But king’s constituency isn’t alone. There are spaces in the valley where concrete is entering inside the fields like never before. In Saffron town Pampore in south Kashmir, the trend is already in vogue.

Bashir Ahmad from main town Pampore divided the share of his land among his two sons four years ago. Soon the land which once was devoid of any boundary or partition got bifurcated among Bashir’s sons. To make demarcation clear, concrete pillars were laid down.

What Bashir did isn’t exceptional. Since ages, the parental property does get divided among progeny. When it comes to land though, the trend of spreading cemented divides and structures was uncommon till recently.

“As land is getting distributed among the progeny of people,” says Altaf Hassan in this southern town, “more and more concrete is penetrating inside landholdings. The development indicates the growing instance of insecurity among people in property matters.”

There is one more nail in this coffin! As landholdings are getting slim across the valley, many avail the land by resorting to illegal practices and by raising cemented partitions.

Locals in saffron town don’t deny this assertion. “During nineties when law in the land was toothless,” says Hassan, “many people raised these concrete boundaries to cement land in their name.”

This doesn’t end there only. Imtiyaz Gul who lives near J&K EDI Pampore is witness how change swept across his locality after central rural development schemes made forays in his town and were subsequently implemented. Apart from roads and developmental projects, concrete bunds touching the farmland also started cropping up.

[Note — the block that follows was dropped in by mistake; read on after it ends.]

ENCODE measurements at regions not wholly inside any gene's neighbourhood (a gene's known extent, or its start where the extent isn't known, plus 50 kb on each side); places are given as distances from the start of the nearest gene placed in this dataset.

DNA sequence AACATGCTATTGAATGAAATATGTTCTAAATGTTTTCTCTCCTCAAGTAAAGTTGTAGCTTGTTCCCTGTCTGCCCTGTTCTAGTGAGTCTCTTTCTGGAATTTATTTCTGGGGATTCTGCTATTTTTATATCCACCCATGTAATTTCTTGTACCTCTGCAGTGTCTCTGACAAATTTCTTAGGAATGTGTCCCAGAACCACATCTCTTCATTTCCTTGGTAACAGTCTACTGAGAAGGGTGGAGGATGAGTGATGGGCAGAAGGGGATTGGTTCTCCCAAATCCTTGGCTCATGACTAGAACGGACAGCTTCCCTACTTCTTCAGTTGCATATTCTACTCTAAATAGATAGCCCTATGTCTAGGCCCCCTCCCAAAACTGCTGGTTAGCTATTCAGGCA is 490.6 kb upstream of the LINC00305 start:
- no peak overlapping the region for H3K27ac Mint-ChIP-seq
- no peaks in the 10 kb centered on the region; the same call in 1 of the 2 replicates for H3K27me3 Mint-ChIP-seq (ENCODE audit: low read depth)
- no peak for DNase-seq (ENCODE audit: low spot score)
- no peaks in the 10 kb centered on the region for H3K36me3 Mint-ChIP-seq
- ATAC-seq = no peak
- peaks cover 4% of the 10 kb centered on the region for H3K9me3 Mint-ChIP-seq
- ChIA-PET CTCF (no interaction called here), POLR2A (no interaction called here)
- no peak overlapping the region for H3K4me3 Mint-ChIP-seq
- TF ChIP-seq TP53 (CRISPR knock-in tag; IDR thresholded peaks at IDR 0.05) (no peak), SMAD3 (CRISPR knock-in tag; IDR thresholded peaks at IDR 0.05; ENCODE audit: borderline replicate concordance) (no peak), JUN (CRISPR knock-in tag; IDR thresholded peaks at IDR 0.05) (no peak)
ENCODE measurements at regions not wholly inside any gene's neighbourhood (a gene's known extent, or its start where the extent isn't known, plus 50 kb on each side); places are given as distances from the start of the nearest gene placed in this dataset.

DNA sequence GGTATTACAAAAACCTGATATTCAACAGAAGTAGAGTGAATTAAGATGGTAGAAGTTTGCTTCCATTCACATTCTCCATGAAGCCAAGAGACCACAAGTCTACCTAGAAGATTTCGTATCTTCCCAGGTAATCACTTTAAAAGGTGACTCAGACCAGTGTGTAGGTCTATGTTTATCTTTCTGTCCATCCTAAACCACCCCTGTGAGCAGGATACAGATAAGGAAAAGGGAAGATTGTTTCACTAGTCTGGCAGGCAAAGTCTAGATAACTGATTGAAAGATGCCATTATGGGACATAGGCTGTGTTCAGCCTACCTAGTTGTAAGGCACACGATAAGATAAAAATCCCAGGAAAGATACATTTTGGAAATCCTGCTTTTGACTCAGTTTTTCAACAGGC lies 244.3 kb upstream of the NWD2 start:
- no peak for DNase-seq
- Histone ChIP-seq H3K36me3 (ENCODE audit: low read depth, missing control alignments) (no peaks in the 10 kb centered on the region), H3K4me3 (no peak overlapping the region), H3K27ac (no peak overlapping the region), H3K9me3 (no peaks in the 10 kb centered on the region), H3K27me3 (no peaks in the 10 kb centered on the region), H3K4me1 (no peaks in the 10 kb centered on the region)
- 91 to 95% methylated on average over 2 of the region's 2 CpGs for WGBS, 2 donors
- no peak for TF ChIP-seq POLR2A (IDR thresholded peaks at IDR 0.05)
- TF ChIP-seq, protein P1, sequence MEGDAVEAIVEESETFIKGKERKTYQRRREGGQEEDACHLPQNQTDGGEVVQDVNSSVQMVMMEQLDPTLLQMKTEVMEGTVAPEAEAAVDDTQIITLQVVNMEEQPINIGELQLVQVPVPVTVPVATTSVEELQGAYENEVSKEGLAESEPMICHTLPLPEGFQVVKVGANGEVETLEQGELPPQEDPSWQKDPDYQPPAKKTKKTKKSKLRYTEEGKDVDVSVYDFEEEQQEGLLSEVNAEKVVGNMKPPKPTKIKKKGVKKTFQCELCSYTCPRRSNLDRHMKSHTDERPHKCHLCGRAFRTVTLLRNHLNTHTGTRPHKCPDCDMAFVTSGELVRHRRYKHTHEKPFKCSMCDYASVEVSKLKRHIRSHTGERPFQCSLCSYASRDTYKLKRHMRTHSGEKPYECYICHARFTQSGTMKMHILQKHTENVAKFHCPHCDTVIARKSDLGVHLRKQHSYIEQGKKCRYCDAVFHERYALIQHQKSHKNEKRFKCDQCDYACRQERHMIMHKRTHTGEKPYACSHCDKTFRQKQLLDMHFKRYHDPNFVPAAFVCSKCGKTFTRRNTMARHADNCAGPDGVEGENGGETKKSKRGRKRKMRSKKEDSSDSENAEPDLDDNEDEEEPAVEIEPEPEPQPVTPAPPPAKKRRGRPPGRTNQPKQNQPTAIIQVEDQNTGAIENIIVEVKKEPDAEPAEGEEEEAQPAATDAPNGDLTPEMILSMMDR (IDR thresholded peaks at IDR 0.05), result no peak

“Earlier instead of concrete bunds, there used to be trees which would separate road and the land,” Gul says. “But as concrete structures started emerging, the land under it became useless.”

In the fringe of Srinagar towards Habbak area, much of the land is already under the grip of concrete. In many fields, water carrying canals aren’t bearing the look of soil. They have been jacketed by concrete. A vast stretch of land in the area that catches the eye of a passerby has concrete canal running in the middle, besides cemented pathways and boundaries.

To dig out details behind obsession for concrete in farmlands, I met a local elder, Mohammad Ashraf. This retired government official of PHE department doesn’t own a land, but he is witness to change that has swept to it all these years.

“As far I understand this change, it is nothing but aimed at altering the look of village life,” Ashraf says. “Some people in the heat of catching the urban pace are blurring the distinction between the two, which can’t be termed as sign of development.”

Ashraf isn’t naysayer to rural development. He isn’t conservative either. His argument is simple that village and city life shouldn’t merge with each other, “because then, both will lose their identity. And I think concretization of land is first step towards that merger.”

Huge patch of land is already owned by moneyed class of the society. After demarcation, observation goes that the land remains useless. In a way, concretization is not only rendering the land useless, but is also marring production potential of the land.

Earlier people would use Kashmiri variety of popular to demarcate land holdings which in turn earned landowners revenue. “Growing insecurities and lack of trust among new generation landowners has made such changes unavoidable,” said Nazir Ahmad, a seventy year old farmer from Pampore.